“Next year, the economy will grow at a similar rate recorded in 2012, which is projected to be slightly higher than the 7.5 percent government target… Meanwhile, the growth of consumer price index (CPI), the main gauge of inflation, will rise to 4 percent in 2013. The figure is much higher than the below-3 percent rate predicted for [this] year. Easing measures adopted across economies, including the U.S., the European Union and Japan, have pushed up prices for global commodities and attracted inflows of short-term capital, which will likely hike CPI rates next year… The government will continue to implement a proactive fiscal policy and prudent monetary policy next year.”

-Yu Bin, director of the Macroeconomic Research Department at the Development Research Center, 10/26/12

 

On the fiscal POLICY front, it’s worth nothing that  China’s Finance Ministry had allocated 97% of the year’s budgeted funds for infrastructure spending through SEP. This means that in the absence of additional off-budget initiatives (hard to see w/ the upcoming National Party Congress dominating official attention), the Manic Media won’t be able to pester you with anymore unsubstantiated reports of Chinese “stimulus” spending that is actually nothing more than pre-planned expenditures for the rest of the year. Progress.

 

Additionally, government spending overall is up +21.1% YoY in the YTD through SEP, meaning that China will likely have to demonstrably slow the pace of expenditure growth if it is to meet its +14.1% 2012 target. Lastly, local governments, who can’t run budget deficits, may actually be feeling pressure to tighten fiscal POLICY as slowing land sales (-16.5% YoY in the YTD through SEP) forces them to turn to other measures of revenue collection (taxes, administrative fees, etc.).

 

TAKE THEIR WORD FOR IT – CHINA HAS BOTTOMED - 8

 

If you accept each of the aforementioned bullet points at face value, then it should come as no surprise to see the Shanghai Composite Index remain in a Bearish Formation, Chinese interest rate markets pricing out any hopes of monetary easing over the NTM, China’s sovereign yield curve flattening, the FX market continuing to price in demonstrable weakness in the CNY and CNH over the NTM, Chinese rebar curve still exhibiting elements of backwardation.

 

TAKE THEIR WORD FOR IT – CHINA HAS BOTTOMED - 2

 

TAKE THEIR WORD FOR IT – CHINA HAS BOTTOMED - 3

 

TAKE THEIR WORD FOR IT – CHINA HAS BOTTOMED - 4

 

TAKE THEIR WORD FOR IT – CHINA HAS BOTTOMED - 5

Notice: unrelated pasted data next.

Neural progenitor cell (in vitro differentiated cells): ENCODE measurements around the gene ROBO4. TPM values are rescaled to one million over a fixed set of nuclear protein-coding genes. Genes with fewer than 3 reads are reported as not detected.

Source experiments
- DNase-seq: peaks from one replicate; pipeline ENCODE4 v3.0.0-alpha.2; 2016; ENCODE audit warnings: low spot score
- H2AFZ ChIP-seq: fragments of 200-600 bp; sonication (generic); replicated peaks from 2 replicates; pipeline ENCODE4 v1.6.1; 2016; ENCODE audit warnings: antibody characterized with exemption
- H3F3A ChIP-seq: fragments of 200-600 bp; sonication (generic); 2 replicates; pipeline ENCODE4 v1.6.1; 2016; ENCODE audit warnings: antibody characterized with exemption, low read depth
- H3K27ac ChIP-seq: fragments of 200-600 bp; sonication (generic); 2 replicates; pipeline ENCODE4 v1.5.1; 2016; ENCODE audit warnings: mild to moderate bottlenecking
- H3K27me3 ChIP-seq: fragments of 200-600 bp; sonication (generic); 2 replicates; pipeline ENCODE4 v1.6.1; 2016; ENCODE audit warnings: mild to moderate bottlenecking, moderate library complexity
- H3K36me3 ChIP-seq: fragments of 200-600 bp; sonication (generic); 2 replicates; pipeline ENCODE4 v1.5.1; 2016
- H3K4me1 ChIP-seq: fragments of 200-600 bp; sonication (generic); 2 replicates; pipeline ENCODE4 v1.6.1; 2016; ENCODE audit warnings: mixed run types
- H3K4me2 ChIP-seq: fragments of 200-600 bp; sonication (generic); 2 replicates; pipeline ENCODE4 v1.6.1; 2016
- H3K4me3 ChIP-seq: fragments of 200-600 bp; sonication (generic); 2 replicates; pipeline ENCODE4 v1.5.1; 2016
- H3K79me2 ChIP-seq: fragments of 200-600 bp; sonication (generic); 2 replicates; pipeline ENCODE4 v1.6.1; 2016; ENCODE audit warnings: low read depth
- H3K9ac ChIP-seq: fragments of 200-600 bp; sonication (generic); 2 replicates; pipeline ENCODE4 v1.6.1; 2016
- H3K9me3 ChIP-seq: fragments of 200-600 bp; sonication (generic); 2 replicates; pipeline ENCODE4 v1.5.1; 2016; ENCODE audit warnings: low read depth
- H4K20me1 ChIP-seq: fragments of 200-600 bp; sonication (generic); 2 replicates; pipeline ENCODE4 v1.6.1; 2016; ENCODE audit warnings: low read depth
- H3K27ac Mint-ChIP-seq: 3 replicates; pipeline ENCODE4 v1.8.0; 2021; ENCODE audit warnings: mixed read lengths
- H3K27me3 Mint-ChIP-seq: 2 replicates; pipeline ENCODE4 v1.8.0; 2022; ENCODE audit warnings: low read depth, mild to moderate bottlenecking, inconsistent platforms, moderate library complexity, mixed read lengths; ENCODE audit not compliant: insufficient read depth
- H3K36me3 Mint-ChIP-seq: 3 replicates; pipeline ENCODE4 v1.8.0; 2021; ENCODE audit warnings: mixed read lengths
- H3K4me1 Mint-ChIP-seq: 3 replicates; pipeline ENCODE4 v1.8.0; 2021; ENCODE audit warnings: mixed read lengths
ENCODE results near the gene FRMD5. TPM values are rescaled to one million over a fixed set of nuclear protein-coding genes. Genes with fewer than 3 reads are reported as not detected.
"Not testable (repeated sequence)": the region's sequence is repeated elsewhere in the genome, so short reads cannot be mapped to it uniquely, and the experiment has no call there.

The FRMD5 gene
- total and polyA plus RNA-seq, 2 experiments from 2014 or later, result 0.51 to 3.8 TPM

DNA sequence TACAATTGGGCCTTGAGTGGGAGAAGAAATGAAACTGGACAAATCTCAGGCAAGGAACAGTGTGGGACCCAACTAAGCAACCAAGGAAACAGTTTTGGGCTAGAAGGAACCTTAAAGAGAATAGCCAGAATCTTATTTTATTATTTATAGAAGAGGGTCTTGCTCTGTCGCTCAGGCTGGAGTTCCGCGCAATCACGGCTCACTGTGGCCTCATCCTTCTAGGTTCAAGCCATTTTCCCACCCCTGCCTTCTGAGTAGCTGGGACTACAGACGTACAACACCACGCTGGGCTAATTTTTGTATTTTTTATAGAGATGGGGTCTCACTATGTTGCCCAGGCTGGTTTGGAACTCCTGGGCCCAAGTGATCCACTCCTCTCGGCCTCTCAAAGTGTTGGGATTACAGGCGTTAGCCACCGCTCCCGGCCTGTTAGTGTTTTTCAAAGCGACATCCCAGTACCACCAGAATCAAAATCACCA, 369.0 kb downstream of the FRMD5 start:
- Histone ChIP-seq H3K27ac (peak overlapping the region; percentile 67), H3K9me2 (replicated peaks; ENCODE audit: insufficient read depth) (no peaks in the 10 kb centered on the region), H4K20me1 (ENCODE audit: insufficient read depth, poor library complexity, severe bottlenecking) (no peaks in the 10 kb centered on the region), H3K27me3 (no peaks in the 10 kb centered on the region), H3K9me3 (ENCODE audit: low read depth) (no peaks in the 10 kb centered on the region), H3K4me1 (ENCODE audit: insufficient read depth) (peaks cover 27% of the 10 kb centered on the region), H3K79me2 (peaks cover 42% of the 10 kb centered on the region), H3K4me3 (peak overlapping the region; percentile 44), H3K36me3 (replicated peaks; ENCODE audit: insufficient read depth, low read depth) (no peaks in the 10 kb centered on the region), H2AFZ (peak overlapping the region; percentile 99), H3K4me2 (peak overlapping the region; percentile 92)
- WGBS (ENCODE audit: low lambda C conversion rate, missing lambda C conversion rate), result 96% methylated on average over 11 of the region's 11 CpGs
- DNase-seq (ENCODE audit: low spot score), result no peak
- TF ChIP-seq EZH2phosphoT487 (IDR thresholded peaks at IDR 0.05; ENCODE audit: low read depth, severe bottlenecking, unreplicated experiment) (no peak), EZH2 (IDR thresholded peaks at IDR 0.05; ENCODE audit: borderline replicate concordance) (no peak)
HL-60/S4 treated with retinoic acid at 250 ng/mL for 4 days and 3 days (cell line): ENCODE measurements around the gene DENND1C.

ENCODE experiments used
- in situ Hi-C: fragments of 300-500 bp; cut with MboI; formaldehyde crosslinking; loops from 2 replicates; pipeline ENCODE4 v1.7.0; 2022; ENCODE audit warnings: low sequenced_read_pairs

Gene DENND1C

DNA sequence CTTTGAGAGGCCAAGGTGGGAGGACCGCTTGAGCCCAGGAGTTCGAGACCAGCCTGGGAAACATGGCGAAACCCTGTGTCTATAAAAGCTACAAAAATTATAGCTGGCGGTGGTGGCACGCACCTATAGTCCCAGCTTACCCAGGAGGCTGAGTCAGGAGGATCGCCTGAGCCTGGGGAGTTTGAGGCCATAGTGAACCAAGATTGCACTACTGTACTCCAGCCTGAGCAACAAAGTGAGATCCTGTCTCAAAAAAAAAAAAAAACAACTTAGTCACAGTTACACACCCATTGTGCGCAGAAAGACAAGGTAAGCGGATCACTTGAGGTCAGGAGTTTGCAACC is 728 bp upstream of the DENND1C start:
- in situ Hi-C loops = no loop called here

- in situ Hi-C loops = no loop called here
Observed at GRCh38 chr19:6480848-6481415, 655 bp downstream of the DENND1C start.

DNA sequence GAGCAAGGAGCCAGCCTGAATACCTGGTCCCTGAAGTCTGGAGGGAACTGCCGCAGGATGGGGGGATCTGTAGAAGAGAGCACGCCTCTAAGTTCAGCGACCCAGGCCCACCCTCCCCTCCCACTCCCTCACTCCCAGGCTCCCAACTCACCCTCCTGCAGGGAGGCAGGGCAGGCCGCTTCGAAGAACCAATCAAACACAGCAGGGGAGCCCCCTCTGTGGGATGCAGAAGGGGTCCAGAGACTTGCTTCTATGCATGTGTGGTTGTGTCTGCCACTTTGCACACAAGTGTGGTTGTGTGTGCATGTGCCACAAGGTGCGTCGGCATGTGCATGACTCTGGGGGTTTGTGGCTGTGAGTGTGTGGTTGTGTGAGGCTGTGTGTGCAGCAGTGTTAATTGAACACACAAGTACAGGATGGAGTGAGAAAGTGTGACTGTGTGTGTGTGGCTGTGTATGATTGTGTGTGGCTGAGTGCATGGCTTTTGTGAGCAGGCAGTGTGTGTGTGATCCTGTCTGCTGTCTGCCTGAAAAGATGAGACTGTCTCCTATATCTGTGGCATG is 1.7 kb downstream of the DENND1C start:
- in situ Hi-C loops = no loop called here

TAKE THEIR WORD FOR IT – CHINA HAS BOTTOMED - 6

 

Riddle us this: if China continues to grow at a pace slightly faster than what we saw in 3Q for the foreseeable future, would that be enough to save the global economy from sliding into recession over the intermediate term? We don’t know. What we do know is that sell-side consensus and, by proxy, corporate management teams aren’t even in the area code of asking themselves this question.

 

TAKE THEIR WORD FOR IT – CHINA HAS BOTTOMED - 7

 

If you’d like to get caught up on our latest thoughts on China, we encourage you to check out the following notes; as always we are available via email and telephone to discourse further:

 

 

Darius Dale

Senior Analyst


SOUTH KOREA – A MICROCOSM FOR THE GLOBAL ECONOMY

Takeaway: The Manic Media wants you to believe #Sandy ultimate impact is quite bullish for the US economy. South Korea isn’t buying it.

SUMMARY BULLETS:

 

  • Because of its deeply-ingrained sobriety on the POLICY front, we would typically be inclined to be long of South Korean equities and/or the Korean won (KRW) with respect to the long-term TAIL. From an intermediate-term TREND perspective, however, recent GROWTH and PRICE data suggests continued weakness in the South Korean economy.
  • That portends negatively for global GROWTH, given South Korea’s consensus role as a leading indicator for the global economy.

 

Many analysts across the buyside and sellside use South Korea as a leading indicator for the global economy. We think this is largely due to the South Korean economy’s exposure to the global capital equipment cycle (using the KOSPI as a proxy). Tech and Industrials comprise 40.4% of the KOSPI; that’s more than every other benchmark equity index in Asia except Taiwan (49.6%):

 

SOUTH KOREA – A MICROCOSM FOR THE GLOBAL ECONOMY - 1

 

As a leading indicator, the KOSPI’s Bearish Formation does not bode well for the intermediate-term outlook for global economic growth:

 

SOUTH KOREA – A MICROCOSM FOR THE GLOBAL ECONOMY - 2

 

Neither does South Korea’s sovereign yield curve, which has continued to make lower-highs since late MAR:

 

SOUTH KOREA – A MICROCOSM FOR THE GLOBAL ECONOMY - 3

 

Neither does South Korea’s NOV Business Condition survey data:

 

SOUTH KOREA – A MICROCOSM FOR THE GLOBAL ECONOMY - 4

 

On the flip side, South Korea’s OCT Exports (+1.2% YoY from -2% in SEP) came in solid, on the margin, and rhymes with the recent pickup in Asian trade activity. We will note that the OCT Export data saw shipments to the US drop -3.5% YoY vs. a +21.1% YoY gain for exports to SE Asia.: